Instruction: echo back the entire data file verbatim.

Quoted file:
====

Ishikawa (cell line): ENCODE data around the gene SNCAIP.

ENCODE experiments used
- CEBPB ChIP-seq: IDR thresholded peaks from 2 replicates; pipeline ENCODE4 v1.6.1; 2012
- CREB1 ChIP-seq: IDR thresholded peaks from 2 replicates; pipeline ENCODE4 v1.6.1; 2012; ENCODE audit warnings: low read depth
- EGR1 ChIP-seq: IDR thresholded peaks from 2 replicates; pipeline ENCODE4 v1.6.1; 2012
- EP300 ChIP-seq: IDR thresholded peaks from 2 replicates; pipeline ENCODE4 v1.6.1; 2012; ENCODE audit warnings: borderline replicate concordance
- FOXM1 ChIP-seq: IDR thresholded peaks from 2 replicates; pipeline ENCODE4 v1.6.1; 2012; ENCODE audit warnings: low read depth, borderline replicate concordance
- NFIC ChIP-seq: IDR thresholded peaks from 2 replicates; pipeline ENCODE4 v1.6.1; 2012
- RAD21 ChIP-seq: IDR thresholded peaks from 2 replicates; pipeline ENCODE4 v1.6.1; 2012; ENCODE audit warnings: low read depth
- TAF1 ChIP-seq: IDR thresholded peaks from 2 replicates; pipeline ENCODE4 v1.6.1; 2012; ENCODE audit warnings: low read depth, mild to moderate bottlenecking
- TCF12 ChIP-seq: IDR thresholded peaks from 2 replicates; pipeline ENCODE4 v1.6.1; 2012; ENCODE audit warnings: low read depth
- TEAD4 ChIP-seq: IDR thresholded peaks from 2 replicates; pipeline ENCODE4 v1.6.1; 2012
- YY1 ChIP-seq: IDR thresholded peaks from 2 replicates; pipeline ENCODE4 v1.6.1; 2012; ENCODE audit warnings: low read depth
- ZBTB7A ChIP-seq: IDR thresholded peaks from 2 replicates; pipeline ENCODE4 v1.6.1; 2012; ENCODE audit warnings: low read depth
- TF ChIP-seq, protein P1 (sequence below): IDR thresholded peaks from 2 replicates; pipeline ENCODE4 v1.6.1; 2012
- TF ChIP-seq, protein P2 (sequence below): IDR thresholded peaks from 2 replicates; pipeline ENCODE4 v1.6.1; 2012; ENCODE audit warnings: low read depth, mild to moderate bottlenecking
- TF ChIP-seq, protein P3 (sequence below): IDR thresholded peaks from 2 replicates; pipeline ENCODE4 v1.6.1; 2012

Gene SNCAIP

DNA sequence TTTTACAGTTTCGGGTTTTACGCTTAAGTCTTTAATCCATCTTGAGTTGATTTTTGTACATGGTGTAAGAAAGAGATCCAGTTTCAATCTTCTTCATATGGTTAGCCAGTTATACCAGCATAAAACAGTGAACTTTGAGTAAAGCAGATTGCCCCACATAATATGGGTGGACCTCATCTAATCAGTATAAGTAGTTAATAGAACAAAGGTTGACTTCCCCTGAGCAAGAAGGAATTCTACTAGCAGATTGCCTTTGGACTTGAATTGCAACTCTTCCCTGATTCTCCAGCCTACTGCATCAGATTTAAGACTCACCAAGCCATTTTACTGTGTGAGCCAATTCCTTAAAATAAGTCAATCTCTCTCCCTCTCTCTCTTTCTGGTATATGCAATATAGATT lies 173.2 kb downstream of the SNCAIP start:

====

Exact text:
Ishikawa (cell line): ENCODE data around the gene SNCAIP.

ENCODE experiments used
- CEBPB ChIP-seq: IDR thresholded peaks from 2 replicates; pipeline ENCODE4 v1.6.1; 2012
- CREB1 ChIP-seq: IDR thresholded peaks from 2 replicates; pipeline ENCODE4 v1.6.1; 2012; ENCODE audit warnings: low read depth
- EGR1 ChIP-seq: IDR thresholded peaks from 2 replicates; pipeline ENCODE4 v1.6.1; 2012
- EP300 ChIP-seq: IDR thresholded peaks from 2 replicates; pipeline ENCODE4 v1.6.1; 2012; ENCODE audit warnings: borderline replicate concordance
- FOXM1 ChIP-seq: IDR thresholded peaks from 2 replicates; pipeline ENCODE4 v1.6.1; 2012; ENCODE audit warnings: low read depth, borderline replicate concordance
- NFIC ChIP-seq: IDR thresholded peaks from 2 replicates; pipeline ENCODE4 v1.6.1; 2012
- RAD21 ChIP-seq: IDR thresholded peaks from 2 replicates; pipeline ENCODE4 v1.6.1; 2012; ENCODE audit warnings: low read depth
- TAF1 ChIP-seq: IDR thresholded peaks from 2 replicates; pipeline ENCODE4 v1.6.1; 2012; ENCODE audit warnings: low read depth, mild to moderate bottlenecking
- TCF12 ChIP-seq: IDR thresholded peaks from 2 replicates; pipeline ENCODE4 v1.6.1; 2012; ENCODE audit warnings: low read depth
- TEAD4 ChIP-seq: IDR thresholded peaks from 2 replicates; pipeline ENCODE4 v1.6.1; 2012
- YY1 ChIP-seq: IDR thresholded peaks from 2 replicates; pipeline ENCODE4 v1.6.1; 2012; ENCODE audit warnings: low read depth
- ZBTB7A ChIP-seq: IDR thresholded peaks from 2 replicates; pipeline ENCODE4 v1.6.1; 2012; ENCODE audit warnings: low read depth
- TF ChIP-seq, protein P1 (sequence below): IDR thresholded peaks from 2 replicates; pipeline ENCODE4 v1.6.1; 2012
- TF ChIP-seq, protein P2 (sequence below): IDR thresholded peaks from 2 replicates; pipeline ENCODE4 v1.6.1; 2012; ENCODE audit warnings: low read depth, mild to moderate bottlenecking
- TF ChIP-seq, protein P3 (sequence below): IDR thresholded peaks from 2 replicates; pipeline ENCODE4 v1.6.1; 2012

Gene SNCAIP

DNA sequence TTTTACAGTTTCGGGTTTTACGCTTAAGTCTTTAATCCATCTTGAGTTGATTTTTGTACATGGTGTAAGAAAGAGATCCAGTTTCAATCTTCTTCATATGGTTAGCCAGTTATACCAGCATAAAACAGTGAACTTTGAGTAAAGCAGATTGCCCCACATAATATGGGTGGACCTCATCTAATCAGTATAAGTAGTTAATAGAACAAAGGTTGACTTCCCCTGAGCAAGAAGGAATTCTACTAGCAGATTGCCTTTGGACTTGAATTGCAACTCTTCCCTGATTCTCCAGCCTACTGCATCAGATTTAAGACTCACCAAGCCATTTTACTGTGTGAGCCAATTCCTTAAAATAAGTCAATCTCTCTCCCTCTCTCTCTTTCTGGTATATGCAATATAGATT lies 173.2 kb downstream of the SNCAIP start: